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It’s a long debate: are the prequels good? It’s a pretty popular opinion that no, they’re not. But, the kids who grew up with the prequels are now adults and have more of a voice online to defend them. Plus, none of the prequels are as poorly rated as The Rise of Skywalker, the final sequel movie, which came out in December. Not that critics’ opinions are the end-all, be-all, though. The great thing about Star Wars is that there are so many characters and movies, everyone can have something that speaks to them. But when it comes to The Phantom Menace, which gets the most hate of the prequels, it’s really not as bad as some remember. Here’s why.

Ray Park as Darth Maul in 'Star Wars Episode I: The Phantom Menace,' shown on-screen while musicians perform during 'Star Wars: In Concert' at the Orleans Arena May 29, 2010 in Las Vegas, Nevada.
Ray Park as Darth Maul in ‘Star Wars Episode I: The Phantom Menace,’ shown on-screen while musicians perform during ‘Star Wars: In Concert’ at the Orleans Arena May 29, 2010 in Las Vegas, Nevada | Ethan Miller/Getty Images

It’s the only film that has Qui-Gon Jinn, an interesting Jedi

As stated before, The Phantom Menace gets a really bad rep in Star Wars discourse. A lot of people’s problems with it has to do with the exposition. It’s the very first prequel film and first Star Wars movie George Lucas made since 1983’s Return of the Jedi. So the story focuses heavily on introducing all these new, but highly important characters. One of which is Qui-Gon Jinn. 

While the story can get bogged down at parts, including Qui-Gon is essential. It sets the stage for how Anakin Skywalker was brought into the Jedi Order and it also shows how Obi-Wan Kenobi became his master. Not to mention, Qui-Gon is one of the more interesting Jedi. He uses Jedi mind tricks on people, which they’re not really supposed to do. 

He’s just an overall calm, collected guy who is understated but essential. It’s a shame he was only in one film, but the novel Master & Apprentice really gets into his and Obi-Wan’s dynamic, which is fascinating. He strayed from the Code, as mentioned above, refused a seat on the Jedi Council, and was Padawan to Count Dooku. 

It really gets into the politics of the Republic, almost more than the rest of the films

Another major critique you hear a lot about The Phantom Menace is that it has no plot. While you can say what you want about the writing and dialogue, you can’t say there isn’t a plot. Naboo, a generally peaceful planet with a very small military, is taken over by the Trade Federation, and the Jedi step in. 

You might forget, but Jedi are the peacekeepers of the galaxy and work with the Republic to bring that peace. So, they stepped in during this blockade to negotiate the planet’s release, and that’s basically what the movie is about. There are other aspects, like the confirmation that the Sith aren’t extinct and Anakin Skywalker’s Chosen One prophecy, but the essential plot revolves around Naboo, Queen Amidala, and major changes within the Senate.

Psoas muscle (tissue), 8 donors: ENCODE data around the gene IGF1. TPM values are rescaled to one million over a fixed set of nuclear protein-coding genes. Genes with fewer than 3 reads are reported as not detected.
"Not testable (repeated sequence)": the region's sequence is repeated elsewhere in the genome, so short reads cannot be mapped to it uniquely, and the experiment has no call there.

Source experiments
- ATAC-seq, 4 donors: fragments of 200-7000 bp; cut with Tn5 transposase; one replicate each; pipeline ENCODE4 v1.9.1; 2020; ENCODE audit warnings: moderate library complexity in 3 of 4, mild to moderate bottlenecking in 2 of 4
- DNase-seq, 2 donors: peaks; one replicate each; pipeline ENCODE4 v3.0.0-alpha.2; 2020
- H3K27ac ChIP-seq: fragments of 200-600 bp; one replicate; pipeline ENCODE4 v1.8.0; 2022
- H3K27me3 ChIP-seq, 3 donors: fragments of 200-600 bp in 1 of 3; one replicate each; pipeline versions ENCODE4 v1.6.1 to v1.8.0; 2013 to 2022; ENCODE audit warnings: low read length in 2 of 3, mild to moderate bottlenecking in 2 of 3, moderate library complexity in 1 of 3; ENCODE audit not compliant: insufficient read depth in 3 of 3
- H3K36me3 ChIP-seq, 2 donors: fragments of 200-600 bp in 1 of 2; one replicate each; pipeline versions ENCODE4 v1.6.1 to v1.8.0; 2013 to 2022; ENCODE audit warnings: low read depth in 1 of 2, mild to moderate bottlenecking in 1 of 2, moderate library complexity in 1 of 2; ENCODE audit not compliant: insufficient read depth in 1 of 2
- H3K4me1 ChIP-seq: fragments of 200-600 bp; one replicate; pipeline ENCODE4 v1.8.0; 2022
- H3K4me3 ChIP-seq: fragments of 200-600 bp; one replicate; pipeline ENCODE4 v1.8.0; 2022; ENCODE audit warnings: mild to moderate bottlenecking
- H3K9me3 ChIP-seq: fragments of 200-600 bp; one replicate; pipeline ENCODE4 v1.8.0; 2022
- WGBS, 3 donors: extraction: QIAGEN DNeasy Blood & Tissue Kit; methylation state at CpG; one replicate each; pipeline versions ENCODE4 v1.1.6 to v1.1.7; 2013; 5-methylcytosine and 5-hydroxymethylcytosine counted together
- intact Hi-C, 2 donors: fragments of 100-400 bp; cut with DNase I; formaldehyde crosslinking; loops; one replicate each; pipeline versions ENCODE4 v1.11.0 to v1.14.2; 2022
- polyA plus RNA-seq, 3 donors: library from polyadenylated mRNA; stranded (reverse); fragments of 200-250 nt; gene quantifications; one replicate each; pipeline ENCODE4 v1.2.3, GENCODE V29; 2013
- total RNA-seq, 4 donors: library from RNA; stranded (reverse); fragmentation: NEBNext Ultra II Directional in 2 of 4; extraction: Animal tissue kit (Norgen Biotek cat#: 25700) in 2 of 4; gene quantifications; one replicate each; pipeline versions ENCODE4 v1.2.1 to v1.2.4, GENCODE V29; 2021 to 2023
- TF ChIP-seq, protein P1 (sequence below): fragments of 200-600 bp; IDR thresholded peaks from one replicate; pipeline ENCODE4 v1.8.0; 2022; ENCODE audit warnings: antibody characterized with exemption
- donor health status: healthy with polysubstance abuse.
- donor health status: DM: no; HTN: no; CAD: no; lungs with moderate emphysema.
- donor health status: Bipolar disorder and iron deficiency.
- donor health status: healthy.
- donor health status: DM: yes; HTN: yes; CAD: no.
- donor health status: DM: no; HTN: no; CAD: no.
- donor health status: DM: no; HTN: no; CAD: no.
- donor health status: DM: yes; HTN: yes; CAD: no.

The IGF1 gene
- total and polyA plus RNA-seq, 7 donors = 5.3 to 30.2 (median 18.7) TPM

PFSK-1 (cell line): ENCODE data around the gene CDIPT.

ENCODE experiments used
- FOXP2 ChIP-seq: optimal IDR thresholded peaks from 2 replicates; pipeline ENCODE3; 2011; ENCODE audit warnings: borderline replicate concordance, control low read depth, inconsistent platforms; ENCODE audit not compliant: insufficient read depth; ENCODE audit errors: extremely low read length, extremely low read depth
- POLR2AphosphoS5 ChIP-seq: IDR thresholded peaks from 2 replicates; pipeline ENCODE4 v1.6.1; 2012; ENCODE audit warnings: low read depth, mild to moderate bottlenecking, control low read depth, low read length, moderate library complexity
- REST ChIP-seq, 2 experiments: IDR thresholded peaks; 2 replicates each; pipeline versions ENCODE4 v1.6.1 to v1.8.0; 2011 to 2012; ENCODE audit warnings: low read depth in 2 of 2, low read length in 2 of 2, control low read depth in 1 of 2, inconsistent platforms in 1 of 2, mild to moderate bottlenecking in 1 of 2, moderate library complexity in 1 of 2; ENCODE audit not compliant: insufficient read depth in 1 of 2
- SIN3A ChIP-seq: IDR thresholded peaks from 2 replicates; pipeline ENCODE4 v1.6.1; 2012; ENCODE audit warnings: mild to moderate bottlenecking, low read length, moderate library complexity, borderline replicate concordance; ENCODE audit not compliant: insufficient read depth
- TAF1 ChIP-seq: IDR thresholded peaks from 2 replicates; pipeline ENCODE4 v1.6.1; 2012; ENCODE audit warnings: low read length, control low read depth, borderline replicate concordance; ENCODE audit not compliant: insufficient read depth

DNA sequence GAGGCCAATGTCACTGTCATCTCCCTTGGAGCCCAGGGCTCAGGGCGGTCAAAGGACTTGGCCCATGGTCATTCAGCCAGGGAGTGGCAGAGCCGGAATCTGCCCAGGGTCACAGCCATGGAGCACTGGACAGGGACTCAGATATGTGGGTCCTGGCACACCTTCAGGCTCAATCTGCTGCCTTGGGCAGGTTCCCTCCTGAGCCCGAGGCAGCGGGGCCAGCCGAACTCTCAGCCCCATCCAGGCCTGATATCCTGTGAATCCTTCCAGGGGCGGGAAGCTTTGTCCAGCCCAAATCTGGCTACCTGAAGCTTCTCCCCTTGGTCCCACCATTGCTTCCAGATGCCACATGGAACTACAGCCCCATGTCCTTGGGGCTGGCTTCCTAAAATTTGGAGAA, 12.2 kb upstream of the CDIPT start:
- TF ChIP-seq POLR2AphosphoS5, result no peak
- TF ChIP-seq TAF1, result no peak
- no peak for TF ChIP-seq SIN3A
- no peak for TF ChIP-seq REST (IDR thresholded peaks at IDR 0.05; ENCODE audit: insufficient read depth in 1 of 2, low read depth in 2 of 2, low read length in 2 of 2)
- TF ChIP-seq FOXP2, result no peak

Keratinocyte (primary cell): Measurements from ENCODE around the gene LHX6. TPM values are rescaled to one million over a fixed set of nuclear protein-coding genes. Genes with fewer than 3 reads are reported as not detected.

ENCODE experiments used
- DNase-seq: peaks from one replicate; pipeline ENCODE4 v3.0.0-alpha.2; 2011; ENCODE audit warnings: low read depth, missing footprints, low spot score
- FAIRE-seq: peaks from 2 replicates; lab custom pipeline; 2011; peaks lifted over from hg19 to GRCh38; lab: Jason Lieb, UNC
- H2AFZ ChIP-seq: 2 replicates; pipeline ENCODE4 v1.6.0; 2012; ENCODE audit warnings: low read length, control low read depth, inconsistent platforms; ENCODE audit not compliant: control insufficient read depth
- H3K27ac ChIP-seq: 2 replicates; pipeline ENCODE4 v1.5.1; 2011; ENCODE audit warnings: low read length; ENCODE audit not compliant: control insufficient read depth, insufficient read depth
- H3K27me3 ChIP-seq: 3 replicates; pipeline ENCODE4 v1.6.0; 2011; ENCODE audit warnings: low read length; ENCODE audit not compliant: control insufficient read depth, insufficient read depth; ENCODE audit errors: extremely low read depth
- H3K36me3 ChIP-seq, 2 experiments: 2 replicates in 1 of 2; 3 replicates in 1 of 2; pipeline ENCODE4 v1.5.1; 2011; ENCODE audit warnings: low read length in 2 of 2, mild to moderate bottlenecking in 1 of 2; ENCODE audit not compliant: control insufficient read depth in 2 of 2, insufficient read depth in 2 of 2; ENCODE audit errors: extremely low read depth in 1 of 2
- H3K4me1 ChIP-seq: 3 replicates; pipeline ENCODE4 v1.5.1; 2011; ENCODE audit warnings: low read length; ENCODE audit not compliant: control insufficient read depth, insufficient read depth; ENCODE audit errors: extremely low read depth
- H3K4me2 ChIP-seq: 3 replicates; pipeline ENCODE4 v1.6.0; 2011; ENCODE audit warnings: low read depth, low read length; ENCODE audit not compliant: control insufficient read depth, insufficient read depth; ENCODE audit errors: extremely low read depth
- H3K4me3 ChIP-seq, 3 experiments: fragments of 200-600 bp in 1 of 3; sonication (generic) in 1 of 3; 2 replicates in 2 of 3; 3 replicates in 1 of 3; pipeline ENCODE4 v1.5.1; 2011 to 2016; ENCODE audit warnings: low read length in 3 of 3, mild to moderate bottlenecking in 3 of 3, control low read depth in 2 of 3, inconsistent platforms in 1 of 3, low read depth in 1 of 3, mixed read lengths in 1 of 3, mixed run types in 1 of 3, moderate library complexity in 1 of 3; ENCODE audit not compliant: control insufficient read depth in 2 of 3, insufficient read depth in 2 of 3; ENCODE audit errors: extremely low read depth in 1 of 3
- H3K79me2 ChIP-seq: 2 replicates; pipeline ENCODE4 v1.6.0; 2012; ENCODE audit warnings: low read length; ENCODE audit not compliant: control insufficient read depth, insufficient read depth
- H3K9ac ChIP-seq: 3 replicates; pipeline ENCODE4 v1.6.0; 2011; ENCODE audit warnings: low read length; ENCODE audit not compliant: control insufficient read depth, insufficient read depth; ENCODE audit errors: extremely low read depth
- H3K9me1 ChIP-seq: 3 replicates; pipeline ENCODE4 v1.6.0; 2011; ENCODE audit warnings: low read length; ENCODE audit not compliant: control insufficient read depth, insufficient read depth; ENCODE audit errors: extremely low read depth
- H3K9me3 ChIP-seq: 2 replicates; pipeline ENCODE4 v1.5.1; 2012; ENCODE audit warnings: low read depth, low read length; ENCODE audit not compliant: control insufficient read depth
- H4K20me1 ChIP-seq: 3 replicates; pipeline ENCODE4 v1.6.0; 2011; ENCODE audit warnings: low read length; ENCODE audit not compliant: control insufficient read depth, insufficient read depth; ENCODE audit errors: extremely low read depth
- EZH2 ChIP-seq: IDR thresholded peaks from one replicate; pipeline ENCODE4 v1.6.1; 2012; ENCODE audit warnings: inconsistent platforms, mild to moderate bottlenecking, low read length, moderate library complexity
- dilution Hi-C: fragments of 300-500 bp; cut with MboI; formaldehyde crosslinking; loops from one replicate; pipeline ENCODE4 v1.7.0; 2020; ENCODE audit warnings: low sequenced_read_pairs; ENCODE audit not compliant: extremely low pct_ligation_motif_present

This is what makes The Phantom Menace so fascinating. This is looked at more with The Clone Wars, but the politics of the Republic are a great focus here. Considering Star Wars is about, well, wars, this first movie does a great job of sorting that out for the audience. It shows how and why planets are getting annoyed with the Republic and how it, potentially, leads to the massive Clone Wars. 

Also, this politic-heavy story sets up Palpatine as a leading politician. It was part of his plan to rise to the position of chancellor and he manipulates Queen Amidala into giving him that power. She’s in desperate need to save her planet, and the Republic Senate isn’t doing anything. Palpatine uses Amidala as a pawn to kick Chancellor Velorum out, and leads the way for him to step in.

It’s really the only time Padmé gets her fair share at screen time and decent writing

Speaking of Queen Amidala, she has a really significant role in The Phantom Menace. As stated above, her planet is the one that’s under the Trade Federation’s blockade and eventually invaded. She is the leader of the planet and is willing to even travel back, risking jail, to be with her people. 

While Padmé is so often overlooked or thrown aside as a weak character, that’s simply not true. Episode I showcases just how strong she is and a really good shooter as well. She uses her diplomatic expertise to gain the trust of the Gungans, the native population that Naboo has ignored for years. She is on the front lines when it comes to fighting, and she’s only 15 when this all goes down. 

While she doesn’t have the best writing in Revenge of the Sith, The Phantom Menace and Attack of the Clones really hit home that Padmé Amidala is a political icon. And The Clone Wars shows that further, with her amazingly moving speeches and the fact that she was targeted several times by assassins. Everyone wanted her dead because she was too powerful kept alive. And that all started with The Phantom Menace

“Duel of the Fates.” That’s it. That’s the last reason.

This last one is really the only final point you need to have on The Phantom Menace. “Duel of the Fates.” It slaps, it will always slap, and the fight scene it plays over is one of the best in all of Star Wars

First off, Darth Maul makes his big entrance in this movie, which alerts the Jedi to the fact that the Sith aren’t extinct which is what they thought for 1,000 years. And Maul is a fighter. He’s deadly, cruel, and scarily quick. The Clone Wars goes into more of his character and backstory, but in this first movie, Darth Maul was the stuff of nightmares. 

While Darth Maul killing Qui-Gon is incredibly sad, it makes Obi-Wan Kenobi killing Maul even more satisfying. While “Battle of the Heroes” is great, there’s really something to be said about “Duel of the Fates.”